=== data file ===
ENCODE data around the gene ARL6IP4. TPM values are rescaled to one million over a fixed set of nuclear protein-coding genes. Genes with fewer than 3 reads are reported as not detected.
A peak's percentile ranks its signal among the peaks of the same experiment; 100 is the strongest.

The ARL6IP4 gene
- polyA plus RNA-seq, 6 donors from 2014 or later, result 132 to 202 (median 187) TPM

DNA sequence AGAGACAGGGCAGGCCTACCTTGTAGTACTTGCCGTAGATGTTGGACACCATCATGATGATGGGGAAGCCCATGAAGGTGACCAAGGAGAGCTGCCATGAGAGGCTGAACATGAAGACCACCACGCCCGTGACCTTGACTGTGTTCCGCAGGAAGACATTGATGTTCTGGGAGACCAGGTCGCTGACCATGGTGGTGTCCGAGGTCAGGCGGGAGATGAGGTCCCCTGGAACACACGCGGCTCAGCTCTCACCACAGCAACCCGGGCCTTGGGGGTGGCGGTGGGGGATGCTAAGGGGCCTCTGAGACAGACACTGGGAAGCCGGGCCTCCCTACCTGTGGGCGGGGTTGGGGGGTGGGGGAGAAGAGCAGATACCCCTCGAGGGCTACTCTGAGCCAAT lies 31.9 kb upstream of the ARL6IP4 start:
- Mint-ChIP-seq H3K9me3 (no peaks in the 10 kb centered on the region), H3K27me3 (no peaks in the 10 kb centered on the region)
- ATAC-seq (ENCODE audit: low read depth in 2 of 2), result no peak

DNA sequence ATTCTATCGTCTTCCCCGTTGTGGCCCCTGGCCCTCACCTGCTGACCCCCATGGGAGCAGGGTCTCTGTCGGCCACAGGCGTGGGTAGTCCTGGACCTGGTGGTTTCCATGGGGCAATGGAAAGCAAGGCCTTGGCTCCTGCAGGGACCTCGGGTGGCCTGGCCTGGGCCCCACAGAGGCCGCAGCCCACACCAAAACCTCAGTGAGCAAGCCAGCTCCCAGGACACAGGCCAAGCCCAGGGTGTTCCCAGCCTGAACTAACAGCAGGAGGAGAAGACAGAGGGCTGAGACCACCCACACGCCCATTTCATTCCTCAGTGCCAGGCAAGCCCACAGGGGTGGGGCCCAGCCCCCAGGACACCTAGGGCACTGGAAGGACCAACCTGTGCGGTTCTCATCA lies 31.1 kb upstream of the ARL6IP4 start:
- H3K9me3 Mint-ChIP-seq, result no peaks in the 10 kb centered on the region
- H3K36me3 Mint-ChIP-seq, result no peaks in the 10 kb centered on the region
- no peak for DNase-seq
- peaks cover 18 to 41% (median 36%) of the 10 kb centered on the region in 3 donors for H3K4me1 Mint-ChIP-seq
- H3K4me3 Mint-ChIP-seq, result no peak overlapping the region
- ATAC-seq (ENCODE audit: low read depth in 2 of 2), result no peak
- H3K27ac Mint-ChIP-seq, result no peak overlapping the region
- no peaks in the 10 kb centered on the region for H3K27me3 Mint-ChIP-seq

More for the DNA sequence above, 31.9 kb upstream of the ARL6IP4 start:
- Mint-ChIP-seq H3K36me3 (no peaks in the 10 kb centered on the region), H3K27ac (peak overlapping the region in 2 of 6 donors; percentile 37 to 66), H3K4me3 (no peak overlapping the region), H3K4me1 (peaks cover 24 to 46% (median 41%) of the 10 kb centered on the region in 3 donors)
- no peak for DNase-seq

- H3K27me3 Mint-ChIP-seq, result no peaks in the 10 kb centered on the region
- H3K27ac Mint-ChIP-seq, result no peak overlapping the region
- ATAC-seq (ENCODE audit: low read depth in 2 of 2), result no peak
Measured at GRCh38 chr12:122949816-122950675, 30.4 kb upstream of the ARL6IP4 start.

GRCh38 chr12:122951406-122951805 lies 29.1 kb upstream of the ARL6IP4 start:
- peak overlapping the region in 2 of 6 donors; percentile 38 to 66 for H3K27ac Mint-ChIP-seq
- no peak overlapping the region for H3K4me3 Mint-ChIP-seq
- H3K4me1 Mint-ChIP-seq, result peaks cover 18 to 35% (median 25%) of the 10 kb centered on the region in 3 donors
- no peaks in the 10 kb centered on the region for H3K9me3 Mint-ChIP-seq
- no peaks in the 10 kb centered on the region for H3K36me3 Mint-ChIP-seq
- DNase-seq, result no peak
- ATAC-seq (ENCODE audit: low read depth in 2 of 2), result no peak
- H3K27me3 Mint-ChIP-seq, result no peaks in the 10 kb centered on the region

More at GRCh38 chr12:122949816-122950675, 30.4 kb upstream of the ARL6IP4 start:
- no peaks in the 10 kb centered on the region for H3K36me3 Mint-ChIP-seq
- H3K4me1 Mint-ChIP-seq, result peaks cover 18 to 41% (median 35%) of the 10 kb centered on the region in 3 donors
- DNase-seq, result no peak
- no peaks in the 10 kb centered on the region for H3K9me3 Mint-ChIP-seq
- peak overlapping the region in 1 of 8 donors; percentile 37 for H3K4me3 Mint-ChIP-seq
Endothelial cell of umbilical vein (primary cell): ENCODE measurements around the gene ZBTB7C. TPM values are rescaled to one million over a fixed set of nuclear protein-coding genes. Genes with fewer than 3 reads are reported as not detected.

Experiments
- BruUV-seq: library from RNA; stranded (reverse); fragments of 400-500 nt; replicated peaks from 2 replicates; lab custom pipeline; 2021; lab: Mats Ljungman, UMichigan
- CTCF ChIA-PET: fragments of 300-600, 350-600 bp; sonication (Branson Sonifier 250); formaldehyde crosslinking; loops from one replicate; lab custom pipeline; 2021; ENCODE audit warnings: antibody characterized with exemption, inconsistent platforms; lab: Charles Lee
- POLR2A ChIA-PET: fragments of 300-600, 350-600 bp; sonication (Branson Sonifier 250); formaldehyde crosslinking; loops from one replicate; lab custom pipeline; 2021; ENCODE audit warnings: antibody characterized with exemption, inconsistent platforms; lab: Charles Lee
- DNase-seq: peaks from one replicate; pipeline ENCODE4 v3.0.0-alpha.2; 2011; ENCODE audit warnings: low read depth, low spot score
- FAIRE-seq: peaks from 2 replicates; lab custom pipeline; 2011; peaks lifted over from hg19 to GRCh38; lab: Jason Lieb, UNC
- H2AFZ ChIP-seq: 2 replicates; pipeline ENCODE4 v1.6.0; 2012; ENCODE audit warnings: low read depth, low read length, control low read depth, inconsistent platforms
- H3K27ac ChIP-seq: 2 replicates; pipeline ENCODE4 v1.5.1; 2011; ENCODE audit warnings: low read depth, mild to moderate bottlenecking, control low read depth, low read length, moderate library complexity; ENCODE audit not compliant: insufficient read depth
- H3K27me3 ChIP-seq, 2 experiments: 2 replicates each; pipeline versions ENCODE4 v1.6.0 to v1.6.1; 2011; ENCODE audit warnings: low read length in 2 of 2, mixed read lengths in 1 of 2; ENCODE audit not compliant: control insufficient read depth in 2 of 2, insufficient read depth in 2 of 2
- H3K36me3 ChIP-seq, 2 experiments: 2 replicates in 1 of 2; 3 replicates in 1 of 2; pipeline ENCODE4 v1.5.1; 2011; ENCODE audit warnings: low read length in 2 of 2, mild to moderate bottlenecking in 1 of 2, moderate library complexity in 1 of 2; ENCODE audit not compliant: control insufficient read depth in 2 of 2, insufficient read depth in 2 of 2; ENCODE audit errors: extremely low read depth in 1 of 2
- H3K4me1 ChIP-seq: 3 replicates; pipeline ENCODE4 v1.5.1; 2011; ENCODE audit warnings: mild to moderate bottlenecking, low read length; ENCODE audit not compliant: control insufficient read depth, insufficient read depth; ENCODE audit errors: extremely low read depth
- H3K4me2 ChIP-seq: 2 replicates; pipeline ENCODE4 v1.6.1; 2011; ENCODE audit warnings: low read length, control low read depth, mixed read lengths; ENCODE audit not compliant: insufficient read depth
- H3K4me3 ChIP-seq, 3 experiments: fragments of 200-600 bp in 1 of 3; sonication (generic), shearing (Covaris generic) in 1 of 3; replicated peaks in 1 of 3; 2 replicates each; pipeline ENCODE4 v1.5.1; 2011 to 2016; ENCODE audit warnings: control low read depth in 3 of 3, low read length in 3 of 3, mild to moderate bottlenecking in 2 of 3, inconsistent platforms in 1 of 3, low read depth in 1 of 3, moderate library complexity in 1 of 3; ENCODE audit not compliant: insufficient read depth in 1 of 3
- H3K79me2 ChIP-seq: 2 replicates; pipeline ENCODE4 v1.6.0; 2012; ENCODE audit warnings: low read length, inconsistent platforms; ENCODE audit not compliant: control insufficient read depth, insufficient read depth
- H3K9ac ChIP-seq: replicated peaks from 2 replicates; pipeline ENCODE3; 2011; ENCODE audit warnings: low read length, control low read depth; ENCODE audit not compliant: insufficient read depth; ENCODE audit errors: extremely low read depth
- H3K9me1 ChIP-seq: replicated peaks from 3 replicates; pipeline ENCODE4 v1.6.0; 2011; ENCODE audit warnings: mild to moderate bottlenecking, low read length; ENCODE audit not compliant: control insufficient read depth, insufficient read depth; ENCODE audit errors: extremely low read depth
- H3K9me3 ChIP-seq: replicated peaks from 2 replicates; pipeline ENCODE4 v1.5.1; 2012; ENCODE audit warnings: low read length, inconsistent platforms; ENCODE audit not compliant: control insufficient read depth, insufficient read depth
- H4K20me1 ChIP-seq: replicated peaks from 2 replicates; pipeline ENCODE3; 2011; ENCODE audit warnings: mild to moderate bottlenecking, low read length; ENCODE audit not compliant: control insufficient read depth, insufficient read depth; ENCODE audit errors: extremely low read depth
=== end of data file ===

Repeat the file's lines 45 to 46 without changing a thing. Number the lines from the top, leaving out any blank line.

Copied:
- FAIRE-seq: peaks from 2 replicates; lab custom pipeline; 2011; peaks lifted over from hg19 to GRCh38; lab: Jason Lieb, UNC
- H2AFZ ChIP-seq: 2 replicates; pipeline ENCODE4 v1.6.0; 2012; ENCODE audit warnings: low read depth, low read length, control low read depth, inconsistent platforms